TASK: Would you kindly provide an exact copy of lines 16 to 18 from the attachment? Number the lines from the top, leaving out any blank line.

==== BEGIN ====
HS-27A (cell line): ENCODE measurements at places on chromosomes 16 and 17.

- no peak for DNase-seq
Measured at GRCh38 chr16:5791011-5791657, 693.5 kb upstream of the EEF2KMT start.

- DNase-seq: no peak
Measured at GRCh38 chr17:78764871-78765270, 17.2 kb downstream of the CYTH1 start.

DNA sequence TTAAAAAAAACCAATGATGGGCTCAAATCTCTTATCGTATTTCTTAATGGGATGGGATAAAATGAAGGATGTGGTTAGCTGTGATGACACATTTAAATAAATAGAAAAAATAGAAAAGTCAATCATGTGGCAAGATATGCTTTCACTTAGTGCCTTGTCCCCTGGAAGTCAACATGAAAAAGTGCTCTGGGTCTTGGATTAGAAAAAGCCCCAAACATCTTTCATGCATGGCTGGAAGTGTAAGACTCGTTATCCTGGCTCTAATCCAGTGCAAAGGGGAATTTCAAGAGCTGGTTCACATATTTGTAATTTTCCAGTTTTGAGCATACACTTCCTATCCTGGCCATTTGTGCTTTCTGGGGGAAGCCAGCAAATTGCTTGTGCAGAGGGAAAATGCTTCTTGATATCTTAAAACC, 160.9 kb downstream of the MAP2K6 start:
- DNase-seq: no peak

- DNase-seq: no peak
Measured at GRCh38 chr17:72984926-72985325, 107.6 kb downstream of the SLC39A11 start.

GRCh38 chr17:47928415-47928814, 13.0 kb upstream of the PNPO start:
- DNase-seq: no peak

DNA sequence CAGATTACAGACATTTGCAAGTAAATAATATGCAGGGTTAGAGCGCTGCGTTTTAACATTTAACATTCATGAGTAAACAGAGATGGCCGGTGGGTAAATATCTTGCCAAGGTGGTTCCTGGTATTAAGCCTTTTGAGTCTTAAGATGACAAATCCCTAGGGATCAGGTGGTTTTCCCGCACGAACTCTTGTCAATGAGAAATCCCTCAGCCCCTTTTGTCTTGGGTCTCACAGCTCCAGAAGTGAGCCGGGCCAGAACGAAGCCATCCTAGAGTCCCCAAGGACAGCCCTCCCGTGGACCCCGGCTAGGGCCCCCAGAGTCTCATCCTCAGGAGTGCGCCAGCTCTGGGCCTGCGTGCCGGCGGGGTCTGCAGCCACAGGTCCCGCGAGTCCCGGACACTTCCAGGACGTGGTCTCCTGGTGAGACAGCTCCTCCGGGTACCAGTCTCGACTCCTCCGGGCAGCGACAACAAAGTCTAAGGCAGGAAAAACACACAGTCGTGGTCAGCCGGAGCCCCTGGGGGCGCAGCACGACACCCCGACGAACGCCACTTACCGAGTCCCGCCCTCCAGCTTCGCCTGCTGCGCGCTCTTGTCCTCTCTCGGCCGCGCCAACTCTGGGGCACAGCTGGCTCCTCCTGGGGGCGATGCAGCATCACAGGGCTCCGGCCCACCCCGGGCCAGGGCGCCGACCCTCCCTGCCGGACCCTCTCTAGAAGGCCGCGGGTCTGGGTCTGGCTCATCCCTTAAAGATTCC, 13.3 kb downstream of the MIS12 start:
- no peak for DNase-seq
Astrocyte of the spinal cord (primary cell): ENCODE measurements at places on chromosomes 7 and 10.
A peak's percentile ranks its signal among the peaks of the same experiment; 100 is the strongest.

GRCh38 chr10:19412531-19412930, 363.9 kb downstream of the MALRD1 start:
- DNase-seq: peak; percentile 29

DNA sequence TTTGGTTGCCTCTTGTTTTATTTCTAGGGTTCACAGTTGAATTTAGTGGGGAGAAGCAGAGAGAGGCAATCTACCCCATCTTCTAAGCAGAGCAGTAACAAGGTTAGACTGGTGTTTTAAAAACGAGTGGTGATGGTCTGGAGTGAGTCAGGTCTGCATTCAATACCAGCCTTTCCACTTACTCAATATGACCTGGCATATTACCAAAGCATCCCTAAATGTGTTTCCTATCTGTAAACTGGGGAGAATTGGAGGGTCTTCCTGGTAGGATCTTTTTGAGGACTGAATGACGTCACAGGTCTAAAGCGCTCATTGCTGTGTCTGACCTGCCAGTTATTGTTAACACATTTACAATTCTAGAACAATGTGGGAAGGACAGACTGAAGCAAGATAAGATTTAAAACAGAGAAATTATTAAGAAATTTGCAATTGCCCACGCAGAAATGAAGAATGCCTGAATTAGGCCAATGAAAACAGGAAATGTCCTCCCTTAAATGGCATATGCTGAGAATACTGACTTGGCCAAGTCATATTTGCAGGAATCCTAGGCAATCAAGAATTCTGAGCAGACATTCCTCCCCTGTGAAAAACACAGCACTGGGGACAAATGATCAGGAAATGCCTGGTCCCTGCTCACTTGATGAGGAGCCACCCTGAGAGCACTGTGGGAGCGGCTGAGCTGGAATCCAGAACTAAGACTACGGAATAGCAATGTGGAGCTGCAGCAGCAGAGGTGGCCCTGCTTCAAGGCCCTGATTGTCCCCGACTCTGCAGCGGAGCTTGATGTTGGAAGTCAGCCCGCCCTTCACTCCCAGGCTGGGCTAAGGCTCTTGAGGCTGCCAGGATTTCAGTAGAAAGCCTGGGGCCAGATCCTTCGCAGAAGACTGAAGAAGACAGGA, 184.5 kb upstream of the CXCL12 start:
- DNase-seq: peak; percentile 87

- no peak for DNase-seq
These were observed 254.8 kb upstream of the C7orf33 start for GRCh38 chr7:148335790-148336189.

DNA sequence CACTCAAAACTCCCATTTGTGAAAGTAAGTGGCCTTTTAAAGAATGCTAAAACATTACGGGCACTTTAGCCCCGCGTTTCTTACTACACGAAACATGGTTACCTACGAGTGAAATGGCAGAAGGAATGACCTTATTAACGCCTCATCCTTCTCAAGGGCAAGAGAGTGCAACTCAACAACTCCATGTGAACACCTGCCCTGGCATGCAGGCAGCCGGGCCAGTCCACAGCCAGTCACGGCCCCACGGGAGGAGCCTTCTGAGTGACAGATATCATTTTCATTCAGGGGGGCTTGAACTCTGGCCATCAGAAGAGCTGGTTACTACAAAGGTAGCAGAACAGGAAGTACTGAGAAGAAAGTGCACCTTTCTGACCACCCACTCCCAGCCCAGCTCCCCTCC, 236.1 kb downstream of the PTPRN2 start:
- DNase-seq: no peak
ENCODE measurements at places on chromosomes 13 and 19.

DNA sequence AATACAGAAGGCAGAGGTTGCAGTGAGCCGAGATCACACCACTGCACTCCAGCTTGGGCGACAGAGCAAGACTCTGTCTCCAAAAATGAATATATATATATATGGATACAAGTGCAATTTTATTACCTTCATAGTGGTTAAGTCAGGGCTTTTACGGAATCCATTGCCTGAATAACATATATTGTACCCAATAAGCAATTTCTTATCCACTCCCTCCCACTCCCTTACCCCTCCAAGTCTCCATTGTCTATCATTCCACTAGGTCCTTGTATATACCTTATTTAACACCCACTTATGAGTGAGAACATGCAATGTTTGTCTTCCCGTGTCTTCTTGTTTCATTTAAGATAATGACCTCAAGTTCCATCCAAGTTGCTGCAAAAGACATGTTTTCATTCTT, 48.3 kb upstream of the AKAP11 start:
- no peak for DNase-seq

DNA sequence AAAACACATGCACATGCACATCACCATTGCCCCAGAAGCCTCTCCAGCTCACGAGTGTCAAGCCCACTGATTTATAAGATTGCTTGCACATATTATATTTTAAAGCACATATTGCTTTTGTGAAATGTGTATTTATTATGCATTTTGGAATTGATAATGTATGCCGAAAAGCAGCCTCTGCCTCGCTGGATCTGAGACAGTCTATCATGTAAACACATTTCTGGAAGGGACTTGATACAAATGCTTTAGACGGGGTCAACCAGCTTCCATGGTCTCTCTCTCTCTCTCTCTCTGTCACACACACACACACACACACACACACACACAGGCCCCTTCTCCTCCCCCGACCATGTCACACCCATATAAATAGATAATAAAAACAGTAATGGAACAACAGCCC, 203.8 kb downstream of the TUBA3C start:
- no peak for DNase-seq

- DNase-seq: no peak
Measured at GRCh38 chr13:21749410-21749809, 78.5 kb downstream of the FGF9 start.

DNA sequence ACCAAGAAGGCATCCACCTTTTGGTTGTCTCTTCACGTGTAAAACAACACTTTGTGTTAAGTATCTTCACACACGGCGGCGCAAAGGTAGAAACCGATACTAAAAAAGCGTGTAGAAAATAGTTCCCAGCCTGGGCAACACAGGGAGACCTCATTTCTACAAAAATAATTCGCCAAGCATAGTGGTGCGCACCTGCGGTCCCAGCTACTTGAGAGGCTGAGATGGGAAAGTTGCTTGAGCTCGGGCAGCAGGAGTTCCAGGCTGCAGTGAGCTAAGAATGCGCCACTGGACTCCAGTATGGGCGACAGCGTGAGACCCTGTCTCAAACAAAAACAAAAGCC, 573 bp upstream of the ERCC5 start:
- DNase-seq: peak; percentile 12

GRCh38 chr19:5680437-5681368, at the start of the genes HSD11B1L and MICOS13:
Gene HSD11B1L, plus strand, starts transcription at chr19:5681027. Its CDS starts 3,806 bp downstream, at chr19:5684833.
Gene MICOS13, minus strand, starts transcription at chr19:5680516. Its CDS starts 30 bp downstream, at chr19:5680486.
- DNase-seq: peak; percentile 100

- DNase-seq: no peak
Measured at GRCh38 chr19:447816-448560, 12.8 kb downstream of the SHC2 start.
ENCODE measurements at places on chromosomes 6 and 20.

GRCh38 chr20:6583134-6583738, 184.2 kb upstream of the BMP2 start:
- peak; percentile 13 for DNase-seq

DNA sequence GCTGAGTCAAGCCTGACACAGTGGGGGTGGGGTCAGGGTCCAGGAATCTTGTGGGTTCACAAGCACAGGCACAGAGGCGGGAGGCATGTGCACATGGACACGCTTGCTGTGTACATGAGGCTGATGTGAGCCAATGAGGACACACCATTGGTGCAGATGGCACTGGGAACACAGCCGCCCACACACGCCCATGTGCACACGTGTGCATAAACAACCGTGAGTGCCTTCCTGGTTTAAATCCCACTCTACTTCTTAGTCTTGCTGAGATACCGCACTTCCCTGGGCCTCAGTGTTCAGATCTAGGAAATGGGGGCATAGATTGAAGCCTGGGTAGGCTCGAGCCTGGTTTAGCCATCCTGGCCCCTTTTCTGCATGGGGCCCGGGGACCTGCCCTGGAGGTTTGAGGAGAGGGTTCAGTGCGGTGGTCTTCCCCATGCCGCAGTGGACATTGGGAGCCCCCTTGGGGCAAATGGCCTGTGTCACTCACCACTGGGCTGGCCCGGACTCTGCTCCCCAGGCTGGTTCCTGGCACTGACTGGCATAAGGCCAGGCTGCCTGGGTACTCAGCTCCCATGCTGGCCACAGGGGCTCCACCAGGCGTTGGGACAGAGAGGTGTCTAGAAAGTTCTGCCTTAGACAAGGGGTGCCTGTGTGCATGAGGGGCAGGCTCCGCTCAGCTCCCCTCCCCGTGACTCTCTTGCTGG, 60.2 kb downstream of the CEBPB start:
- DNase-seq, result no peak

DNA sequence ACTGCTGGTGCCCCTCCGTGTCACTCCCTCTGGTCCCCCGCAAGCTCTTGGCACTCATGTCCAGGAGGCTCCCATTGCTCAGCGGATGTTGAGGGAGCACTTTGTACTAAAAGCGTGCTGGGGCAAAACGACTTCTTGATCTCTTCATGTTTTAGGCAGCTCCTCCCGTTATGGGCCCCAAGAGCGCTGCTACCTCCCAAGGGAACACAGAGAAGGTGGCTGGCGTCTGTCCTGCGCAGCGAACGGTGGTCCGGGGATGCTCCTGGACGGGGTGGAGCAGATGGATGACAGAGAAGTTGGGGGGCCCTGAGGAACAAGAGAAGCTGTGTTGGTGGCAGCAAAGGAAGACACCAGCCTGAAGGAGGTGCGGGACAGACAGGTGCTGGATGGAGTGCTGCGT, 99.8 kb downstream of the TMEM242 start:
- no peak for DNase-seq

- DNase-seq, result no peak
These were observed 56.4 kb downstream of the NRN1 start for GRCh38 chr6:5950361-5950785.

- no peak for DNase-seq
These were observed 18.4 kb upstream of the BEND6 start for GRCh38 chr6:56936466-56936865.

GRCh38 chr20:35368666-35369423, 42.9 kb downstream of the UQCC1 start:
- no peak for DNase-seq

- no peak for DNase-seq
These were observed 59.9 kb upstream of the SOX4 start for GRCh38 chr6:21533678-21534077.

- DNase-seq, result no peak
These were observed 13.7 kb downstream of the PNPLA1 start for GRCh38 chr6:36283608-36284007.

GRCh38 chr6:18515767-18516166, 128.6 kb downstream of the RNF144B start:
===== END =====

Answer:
GRCh38 chr10:19412531-19412930, 363.9 kb downstream of the MALRD1 start:
- DNase-seq: peak; percentile 29

DNA sequence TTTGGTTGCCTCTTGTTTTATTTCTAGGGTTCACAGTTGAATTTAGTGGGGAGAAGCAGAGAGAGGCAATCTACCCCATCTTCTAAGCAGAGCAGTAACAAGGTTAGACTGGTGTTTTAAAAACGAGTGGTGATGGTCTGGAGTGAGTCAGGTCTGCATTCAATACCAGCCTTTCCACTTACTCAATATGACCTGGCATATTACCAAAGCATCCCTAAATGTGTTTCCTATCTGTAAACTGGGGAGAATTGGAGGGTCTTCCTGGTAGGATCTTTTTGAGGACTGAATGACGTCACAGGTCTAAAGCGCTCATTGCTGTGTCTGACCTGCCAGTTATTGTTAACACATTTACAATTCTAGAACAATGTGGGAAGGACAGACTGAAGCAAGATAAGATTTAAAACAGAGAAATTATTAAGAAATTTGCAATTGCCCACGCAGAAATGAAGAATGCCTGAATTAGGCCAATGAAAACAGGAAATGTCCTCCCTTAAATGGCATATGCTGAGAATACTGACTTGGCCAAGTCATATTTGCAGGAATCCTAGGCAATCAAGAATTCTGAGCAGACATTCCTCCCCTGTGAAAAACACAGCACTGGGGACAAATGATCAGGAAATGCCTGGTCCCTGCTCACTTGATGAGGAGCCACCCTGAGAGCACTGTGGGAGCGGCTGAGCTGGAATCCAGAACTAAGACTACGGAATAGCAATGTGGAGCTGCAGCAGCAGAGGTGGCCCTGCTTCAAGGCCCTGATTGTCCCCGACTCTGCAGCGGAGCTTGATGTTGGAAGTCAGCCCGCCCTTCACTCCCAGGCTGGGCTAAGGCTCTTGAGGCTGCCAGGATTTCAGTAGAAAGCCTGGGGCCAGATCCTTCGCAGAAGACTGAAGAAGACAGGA, 184.5 kb upstream of the CXCL12 start: